Subject: Re: [boost] [optional] operator<(optional<T>, T) -- is it wrong?
From: Howard Hinnant (howard.hinnant_at_[hidden])
Date: 2014-12-03 11:24:07
On Dec 2, 2014, at 7:31 PM, Niall Douglas <s_sourceforge_at_[hidden]> wrote:
> On 2 Dec 2014 at 17:40, Howard Hinnant wrote:
>>> Out of curiosity I went and looked up what Python did to solve this
>>> (here's the discussion: http://bugs.python.org/issue13703). In the
>>> end, they simply XOR salted the hash with a cryptographically
>>> generated random number produced at process launch (source:
>>> and carried on with their previous algorithm.
>> Here is a very short python script:
>> which appears to recover those random salts for the process. I tried it
>> out on 2.7.5 and it appears to work really well.
> This is as expected, as Pythons before 3.3 require a special
> environment variable to be set to turn on the secure hash. Apparently
> many Python programs assume the order of the standard hash algorithm,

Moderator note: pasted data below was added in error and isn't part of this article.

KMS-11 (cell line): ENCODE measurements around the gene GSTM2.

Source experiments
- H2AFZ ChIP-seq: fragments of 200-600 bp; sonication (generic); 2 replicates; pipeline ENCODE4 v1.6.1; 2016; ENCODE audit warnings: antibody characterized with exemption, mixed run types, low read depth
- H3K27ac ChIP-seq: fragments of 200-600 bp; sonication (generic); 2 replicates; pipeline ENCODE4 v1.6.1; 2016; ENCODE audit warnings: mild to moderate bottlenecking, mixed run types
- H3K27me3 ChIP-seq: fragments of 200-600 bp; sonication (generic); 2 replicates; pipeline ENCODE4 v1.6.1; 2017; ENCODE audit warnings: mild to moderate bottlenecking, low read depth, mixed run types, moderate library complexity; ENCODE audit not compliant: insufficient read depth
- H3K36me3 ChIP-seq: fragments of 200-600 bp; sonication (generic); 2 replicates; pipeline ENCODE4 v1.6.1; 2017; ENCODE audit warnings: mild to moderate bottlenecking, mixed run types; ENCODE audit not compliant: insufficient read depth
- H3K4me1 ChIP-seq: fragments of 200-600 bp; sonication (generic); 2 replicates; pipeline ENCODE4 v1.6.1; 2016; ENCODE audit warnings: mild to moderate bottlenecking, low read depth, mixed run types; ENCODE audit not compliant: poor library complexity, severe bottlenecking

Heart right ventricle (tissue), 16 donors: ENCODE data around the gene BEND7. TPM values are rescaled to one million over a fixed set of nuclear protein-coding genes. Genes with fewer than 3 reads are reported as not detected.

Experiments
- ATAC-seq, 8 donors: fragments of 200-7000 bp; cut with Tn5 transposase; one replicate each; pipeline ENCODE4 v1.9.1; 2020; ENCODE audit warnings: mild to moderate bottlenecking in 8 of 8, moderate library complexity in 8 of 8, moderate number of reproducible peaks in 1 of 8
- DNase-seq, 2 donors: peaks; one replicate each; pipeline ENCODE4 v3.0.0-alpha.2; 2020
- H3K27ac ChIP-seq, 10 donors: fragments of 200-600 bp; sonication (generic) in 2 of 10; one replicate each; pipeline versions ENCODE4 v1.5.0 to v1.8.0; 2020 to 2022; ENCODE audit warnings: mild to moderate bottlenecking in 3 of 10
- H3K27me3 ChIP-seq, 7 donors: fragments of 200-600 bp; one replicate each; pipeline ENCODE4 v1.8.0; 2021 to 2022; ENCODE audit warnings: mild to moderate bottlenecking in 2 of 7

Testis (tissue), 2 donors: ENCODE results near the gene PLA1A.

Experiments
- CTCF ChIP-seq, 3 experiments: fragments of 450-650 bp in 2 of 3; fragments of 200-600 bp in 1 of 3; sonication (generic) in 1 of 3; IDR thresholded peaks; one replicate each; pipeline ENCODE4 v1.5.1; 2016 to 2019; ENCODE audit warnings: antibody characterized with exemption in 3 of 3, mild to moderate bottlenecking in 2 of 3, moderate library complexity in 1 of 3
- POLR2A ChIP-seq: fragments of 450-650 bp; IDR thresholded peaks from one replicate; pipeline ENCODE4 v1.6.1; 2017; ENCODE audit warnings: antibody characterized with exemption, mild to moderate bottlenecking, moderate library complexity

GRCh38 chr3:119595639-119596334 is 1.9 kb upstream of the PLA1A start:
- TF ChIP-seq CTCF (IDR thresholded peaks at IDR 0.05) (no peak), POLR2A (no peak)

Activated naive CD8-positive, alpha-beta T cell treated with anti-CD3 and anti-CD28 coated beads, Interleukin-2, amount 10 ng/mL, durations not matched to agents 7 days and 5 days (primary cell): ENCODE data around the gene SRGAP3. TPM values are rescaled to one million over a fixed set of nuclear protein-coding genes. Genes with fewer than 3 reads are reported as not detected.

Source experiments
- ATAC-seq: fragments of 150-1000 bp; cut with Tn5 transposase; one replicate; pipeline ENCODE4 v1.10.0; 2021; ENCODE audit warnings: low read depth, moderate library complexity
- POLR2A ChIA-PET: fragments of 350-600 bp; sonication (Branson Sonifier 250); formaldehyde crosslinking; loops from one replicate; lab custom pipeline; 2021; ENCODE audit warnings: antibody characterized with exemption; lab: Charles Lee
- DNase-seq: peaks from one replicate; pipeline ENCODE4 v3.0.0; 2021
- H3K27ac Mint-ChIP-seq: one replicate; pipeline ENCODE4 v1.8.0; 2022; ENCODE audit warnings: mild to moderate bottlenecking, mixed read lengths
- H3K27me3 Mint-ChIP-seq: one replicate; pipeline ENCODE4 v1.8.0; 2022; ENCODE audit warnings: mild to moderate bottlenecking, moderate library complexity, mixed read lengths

> so they couldn't just turn it on without years of warning about the
> I just tried your script on Python 3.4 and got 0 candidate solutions
> whereas 2.7 does yield solutions. I don't claim their chosen solution
> is foolproof, but Python probably does see a lot more untrusted
> inputs than probably C++ does. If there were a gaping security hole
> there, we would surely have heard about it.
More info on why this attack failed on Python 3.4:
These articles claim that Python 3.4 and forward have simply adopted SipHash.
For anyone interested, there is a hash_append-compatible implementation of the SipHash24 variant here, in the files siphash.h/siphash.cpp:
You can experiment with this code without getting into hash_append by simply doing:
// initialize random seeding
// initialize siphash object
acme::siphash hash(eng(), eng());
// get something to hash
std::string s("some data);
// hash it
auto key = static_cast<std::size_t>(hash);
// output the hash
std::cout << key << '\n';
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